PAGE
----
When our family lived in Kansas City, my mother once asked me, “Aren’t you afraid?” Her farm seemed so different than our busy inner-city street. “It’s just so noisy. How can you sleep?” And I had to think in my mind, “How do you sleep, Mother, in the absolute silence of a star-lit country night?”
My first career was teaching secondary English. Once, now thirty years ago, I stopped a fist and knife fight in the high school hallway by charging through the gathering students and grabbing the arm—and knife—away from the boy about to stab another student. It was over in a flash. “Weren’t you scared?” was the most frequent question once the ruckus was over.
Our daughter, then a third grader, was riding her bike to her elementary school about eight blocks away. She became trapped by a car who maneuvered her over to the side of the street, opened his door, and told her to get in! She dropped her bike and ran to the school. I was called to the school by the principal and sat in his office holding a shaking and trembling child—safe but very scared. “I was so afraid and scared but I kept running. I’m never riding my bike that way again.” And she didn’t. I was afraid.
There is not a parent in the world that hasn’t felt afraid. Our children are our responsibility. We take that seriously—even though we all parent in different ways. Our children, raised in thousands of homes, countries, languages, and traditions, learn to thrive despite surroundings, opportunities, dangers, and experiences. Parents choose environments; children live everywhere. However, fear is also a part of life.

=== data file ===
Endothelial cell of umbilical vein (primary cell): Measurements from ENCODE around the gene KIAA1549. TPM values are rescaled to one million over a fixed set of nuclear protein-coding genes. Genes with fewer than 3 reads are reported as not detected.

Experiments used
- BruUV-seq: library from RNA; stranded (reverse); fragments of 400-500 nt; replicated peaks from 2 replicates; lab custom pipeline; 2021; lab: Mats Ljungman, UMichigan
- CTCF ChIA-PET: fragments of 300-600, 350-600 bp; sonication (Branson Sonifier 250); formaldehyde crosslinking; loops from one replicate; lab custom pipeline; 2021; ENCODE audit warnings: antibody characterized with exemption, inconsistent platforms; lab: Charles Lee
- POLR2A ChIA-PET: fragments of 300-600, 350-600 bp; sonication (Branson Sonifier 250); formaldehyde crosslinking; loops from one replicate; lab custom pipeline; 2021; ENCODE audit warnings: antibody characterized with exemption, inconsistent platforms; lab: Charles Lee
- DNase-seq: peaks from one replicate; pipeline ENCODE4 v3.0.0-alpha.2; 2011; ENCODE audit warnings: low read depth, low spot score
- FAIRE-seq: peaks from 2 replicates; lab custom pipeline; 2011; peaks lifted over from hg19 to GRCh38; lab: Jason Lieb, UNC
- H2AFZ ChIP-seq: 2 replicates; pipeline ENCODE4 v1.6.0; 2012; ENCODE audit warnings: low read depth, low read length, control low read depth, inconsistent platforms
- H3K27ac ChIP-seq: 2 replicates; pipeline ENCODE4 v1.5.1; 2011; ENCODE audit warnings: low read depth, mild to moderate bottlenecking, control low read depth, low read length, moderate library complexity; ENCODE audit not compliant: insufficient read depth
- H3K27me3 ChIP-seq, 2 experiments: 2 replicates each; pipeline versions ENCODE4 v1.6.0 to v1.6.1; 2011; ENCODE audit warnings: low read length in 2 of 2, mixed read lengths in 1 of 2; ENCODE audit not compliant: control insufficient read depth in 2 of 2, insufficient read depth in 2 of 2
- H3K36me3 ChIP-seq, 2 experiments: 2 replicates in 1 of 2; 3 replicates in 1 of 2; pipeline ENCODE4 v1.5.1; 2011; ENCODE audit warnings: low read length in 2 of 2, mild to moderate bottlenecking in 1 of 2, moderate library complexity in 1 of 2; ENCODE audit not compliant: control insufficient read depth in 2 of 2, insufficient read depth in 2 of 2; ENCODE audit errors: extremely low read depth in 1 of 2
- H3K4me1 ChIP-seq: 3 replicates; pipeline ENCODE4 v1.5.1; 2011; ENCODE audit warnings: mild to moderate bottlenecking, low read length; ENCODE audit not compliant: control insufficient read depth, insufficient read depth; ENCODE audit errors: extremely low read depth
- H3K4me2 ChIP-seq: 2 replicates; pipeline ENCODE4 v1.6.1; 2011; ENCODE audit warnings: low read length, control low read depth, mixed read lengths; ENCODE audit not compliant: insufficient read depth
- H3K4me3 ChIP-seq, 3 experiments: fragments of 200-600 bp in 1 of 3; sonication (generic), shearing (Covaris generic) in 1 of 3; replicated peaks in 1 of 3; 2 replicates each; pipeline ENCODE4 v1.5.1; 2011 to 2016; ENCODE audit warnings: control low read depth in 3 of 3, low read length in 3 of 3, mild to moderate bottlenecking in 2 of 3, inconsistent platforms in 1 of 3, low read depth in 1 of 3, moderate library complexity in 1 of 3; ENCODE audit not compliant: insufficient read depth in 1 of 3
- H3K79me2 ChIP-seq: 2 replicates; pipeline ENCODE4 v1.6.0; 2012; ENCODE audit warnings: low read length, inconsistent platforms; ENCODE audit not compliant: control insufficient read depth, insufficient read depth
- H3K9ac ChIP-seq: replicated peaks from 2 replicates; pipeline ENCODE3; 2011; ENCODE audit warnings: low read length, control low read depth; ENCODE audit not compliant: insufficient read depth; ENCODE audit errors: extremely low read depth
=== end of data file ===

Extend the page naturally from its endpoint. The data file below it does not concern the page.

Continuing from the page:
The Bible is clear with many stories of parents and children who live with complicated situations. Adam and Eve’s own children become rivals and Cain kills Abel! From the first book of the Bible we are immersed in stories of fear and violence. Then the patriarchs and matriarchs live in constant family tensions, it seems with multiple family squabbles, land grabs, and children struggling to survive. What is the message of hope?
Today, our news is filled with news of children separated from their families at our southern border. The horror of deportation is also the story of incredible suffering and treacherous journeys. What awful decisions parents must make in order to survive! What is our word when there are mass shootings in a Walmart? How can parents and children cope with fear?
I am reminded, and comforted, by the repeated biblical phrase, “Do not fear.” From the first book of the Bible, we hear a word from God, “Do not be afraid” (Genesis 15:1).
Be strong and courageous; do not be frightened or dismayed, for the Lord your God is with you wherever you go. Joshua 1:9
As a father has compassion for his children, so the Lord has compassion for those who fear him. Psalm 103:13
I have told you all this so that you may have peace in me. Here on earth you will have many trials and sorrows. But take heart, because I have overcome the world. John 14:33
Prairie View is a place to experience peace. It’s a place to let go of fear and accept healing and hope. Prairie View offers sanctuary for weary parents and frightened children. Prairie View is one stop where there is safety and compassion. Do not fear.
Rev. Dorothy Nickel Friesen is a retired Mennonite pastor and former Prairie View Board member. She lives in Newton, Kan.